The term monocot refers to the way the plant starts growing. When you picture the beans or morning glories coming up in your garden, the first leaves (or cotyledons) that grow from the stem are in pairs. That's a dicot--two cotyledons. The monocots have only one leaf that comes out of the seed--like a grass. Lilies, onions and grass all grow that way. In addition, when their leaves are larger they are long and have veins that are parallel to the length of the stem. Dicots can have really complicated leaf structures--picture an oak or maple leaf.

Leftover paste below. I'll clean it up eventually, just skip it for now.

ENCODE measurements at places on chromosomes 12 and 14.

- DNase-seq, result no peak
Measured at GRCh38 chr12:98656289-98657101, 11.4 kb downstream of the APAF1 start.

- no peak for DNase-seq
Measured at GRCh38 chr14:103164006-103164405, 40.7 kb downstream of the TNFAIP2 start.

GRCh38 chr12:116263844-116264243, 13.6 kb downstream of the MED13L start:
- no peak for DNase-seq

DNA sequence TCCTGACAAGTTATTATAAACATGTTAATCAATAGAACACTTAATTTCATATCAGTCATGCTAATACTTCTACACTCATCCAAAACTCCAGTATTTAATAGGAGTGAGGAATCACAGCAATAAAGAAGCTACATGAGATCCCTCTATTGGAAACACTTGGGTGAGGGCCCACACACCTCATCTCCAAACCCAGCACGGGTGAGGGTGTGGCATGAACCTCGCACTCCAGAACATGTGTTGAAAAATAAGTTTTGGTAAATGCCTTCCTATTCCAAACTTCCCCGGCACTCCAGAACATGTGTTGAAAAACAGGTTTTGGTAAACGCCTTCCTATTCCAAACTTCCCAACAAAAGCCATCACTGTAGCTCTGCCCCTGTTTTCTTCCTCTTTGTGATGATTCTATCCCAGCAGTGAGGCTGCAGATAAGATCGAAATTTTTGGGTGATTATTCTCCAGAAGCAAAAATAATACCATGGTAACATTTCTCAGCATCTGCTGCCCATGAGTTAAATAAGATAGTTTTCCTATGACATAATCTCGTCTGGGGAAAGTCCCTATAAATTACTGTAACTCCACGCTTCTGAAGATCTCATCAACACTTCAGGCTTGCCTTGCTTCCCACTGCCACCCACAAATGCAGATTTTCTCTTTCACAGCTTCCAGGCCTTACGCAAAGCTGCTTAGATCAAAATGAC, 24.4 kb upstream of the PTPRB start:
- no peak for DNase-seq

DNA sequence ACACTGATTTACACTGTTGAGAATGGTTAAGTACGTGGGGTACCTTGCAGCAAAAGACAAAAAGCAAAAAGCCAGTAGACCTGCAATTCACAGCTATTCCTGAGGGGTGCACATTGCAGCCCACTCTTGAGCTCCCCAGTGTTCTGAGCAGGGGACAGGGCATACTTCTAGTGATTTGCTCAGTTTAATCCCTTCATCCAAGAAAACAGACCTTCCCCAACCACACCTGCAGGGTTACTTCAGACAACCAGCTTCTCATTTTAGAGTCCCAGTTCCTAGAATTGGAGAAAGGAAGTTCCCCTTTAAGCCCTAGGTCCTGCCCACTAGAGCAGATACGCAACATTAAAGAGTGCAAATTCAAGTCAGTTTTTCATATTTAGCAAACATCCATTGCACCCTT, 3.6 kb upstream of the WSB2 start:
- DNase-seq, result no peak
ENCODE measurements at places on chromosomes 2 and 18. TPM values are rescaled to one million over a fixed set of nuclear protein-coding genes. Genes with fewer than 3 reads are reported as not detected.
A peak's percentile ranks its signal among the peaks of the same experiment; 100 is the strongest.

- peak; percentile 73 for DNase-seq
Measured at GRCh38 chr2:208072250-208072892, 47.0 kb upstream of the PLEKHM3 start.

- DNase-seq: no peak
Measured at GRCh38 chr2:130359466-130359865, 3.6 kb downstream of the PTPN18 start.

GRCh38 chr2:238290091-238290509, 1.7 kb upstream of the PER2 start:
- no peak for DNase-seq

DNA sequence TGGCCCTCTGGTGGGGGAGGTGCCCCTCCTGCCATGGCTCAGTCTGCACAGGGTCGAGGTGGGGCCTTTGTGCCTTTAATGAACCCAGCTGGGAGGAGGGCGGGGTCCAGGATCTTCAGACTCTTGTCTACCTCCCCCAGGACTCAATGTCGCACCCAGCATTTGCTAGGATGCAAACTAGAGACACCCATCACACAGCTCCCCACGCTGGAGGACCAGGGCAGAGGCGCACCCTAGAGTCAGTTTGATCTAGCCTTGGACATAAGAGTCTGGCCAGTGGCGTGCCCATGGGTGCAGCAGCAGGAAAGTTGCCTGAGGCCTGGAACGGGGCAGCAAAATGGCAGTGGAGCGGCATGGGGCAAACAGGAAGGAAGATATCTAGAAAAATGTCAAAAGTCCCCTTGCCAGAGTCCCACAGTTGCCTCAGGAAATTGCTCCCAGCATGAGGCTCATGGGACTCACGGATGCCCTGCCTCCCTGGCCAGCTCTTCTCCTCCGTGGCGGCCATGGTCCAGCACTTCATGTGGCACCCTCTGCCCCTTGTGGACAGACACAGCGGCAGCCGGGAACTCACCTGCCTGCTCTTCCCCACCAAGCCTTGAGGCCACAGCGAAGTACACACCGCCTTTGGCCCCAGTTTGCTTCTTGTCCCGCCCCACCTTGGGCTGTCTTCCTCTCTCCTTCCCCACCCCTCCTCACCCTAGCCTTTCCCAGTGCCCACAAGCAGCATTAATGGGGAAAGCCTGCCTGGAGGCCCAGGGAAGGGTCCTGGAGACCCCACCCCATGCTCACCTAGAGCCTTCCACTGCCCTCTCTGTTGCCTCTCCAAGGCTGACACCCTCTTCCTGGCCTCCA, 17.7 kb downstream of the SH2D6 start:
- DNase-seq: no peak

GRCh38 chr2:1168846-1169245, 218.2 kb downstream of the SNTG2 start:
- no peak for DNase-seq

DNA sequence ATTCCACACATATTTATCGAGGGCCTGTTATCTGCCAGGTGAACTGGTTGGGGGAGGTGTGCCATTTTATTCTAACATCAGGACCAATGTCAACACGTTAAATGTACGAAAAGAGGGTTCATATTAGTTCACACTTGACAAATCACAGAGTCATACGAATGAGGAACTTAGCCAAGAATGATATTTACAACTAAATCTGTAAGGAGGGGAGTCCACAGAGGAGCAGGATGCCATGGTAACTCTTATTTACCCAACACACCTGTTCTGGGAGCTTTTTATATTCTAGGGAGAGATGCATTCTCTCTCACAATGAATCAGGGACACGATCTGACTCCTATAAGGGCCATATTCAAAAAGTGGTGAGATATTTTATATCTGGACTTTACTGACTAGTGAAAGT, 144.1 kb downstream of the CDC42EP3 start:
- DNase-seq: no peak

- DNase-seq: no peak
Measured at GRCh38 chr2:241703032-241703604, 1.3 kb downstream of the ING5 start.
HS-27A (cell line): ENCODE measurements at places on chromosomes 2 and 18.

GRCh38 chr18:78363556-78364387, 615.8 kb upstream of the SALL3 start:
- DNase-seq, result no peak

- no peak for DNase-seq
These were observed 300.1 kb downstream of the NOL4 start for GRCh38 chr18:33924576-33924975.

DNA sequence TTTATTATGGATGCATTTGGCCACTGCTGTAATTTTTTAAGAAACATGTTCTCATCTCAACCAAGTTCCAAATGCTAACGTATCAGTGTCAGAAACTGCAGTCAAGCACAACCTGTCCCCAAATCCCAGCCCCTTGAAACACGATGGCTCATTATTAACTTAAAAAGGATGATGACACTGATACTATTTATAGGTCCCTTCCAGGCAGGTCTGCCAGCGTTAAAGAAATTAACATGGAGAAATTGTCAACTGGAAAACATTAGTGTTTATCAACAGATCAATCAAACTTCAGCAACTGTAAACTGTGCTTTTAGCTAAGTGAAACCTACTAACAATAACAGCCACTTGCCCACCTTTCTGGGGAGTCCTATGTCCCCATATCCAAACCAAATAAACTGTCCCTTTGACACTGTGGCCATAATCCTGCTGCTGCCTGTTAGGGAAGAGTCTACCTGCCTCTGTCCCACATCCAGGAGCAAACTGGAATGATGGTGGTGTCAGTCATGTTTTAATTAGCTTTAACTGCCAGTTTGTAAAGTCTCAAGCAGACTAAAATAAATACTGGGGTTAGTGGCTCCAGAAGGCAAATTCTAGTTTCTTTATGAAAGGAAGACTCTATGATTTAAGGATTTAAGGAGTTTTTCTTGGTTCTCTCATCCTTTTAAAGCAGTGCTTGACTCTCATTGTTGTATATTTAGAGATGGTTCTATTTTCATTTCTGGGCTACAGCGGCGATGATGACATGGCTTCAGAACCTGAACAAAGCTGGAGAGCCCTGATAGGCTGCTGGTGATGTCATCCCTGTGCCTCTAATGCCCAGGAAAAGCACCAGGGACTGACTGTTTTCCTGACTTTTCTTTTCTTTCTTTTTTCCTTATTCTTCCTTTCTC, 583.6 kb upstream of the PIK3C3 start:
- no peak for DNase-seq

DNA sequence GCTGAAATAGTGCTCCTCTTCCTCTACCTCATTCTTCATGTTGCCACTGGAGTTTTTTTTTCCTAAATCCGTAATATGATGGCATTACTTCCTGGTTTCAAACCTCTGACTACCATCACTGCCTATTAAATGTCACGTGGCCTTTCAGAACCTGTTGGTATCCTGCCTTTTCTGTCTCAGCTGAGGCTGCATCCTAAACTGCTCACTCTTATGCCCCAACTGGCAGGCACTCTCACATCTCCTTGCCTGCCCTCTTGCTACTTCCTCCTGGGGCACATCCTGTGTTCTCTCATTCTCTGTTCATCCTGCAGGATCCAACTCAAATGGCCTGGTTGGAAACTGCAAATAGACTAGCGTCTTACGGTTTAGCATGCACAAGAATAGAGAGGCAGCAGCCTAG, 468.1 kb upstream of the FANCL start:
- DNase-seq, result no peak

I've talked about Sand Lilies (Leucocrinum montanum), one of the harbingers of Spring (See April 13 entry). Last week I saw a less common, but really cool little lily blooming--Meadow Death Camas (Toxicoscordion venous). I've never seen these near a trail, always in the untrammeled meadows on the mountain. As the name implies, they are poisonous, but pretty little flowers.
|Death Camas (Toxicoscordion venous)|
|Wild Onion (Allium textile)|